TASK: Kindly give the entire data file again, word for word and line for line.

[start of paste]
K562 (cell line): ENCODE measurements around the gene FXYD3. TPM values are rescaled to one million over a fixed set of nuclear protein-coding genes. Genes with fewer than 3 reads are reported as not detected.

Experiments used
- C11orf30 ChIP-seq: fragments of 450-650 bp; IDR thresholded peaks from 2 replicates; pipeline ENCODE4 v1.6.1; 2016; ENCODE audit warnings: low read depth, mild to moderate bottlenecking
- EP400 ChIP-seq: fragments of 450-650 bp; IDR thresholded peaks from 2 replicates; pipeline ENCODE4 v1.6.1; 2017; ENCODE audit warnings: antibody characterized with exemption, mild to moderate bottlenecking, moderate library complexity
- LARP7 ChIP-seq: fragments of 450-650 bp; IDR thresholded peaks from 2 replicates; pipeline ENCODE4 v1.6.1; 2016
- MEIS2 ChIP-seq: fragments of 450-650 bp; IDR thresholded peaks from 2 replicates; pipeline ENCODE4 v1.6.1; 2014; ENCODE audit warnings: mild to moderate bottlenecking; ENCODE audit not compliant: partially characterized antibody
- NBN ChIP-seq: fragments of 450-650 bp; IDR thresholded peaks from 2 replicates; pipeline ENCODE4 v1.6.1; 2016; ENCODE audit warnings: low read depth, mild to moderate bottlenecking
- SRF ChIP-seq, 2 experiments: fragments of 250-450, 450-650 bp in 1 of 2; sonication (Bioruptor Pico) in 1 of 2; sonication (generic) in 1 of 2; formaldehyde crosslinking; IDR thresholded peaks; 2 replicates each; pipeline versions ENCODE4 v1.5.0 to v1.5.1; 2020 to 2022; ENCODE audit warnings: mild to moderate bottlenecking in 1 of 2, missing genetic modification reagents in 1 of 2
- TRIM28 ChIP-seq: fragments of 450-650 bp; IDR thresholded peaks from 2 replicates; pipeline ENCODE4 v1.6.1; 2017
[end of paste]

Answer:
K562 (cell line): ENCODE measurements around the gene FXYD3. TPM values are rescaled to one million over a fixed set of nuclear protein-coding genes. Genes with fewer than 3 reads are reported as not detected.

Experiments used
- C11orf30 ChIP-seq: fragments of 450-650 bp; IDR thresholded peaks from 2 replicates; pipeline ENCODE4 v1.6.1; 2016; ENCODE audit warnings: low read depth, mild to moderate bottlenecking
- EP400 ChIP-seq: fragments of 450-650 bp; IDR thresholded peaks from 2 replicates; pipeline ENCODE4 v1.6.1; 2017; ENCODE audit warnings: antibody characterized with exemption, mild to moderate bottlenecking, moderate library complexity
- LARP7 ChIP-seq: fragments of 450-650 bp; IDR thresholded peaks from 2 replicates; pipeline ENCODE4 v1.6.1; 2016
- MEIS2 ChIP-seq: fragments of 450-650 bp; IDR thresholded peaks from 2 replicates; pipeline ENCODE4 v1.6.1; 2014; ENCODE audit warnings: mild to moderate bottlenecking; ENCODE audit not compliant: partially characterized antibody
- NBN ChIP-seq: fragments of 450-650 bp; IDR thresholded peaks from 2 replicates; pipeline ENCODE4 v1.6.1; 2016; ENCODE audit warnings: low read depth, mild to moderate bottlenecking
- SRF ChIP-seq, 2 experiments: fragments of 250-450, 450-650 bp in 1 of 2; sonication (Bioruptor Pico) in 1 of 2; sonication (generic) in 1 of 2; formaldehyde crosslinking; IDR thresholded peaks; 2 replicates each; pipeline versions ENCODE4 v1.5.0 to v1.5.1; 2020 to 2022; ENCODE audit warnings: mild to moderate bottlenecking in 1 of 2, missing genetic modification reagents in 1 of 2
- TRIM28 ChIP-seq: fragments of 450-650 bp; IDR thresholded peaks from 2 replicates; pipeline ENCODE4 v1.6.1; 2017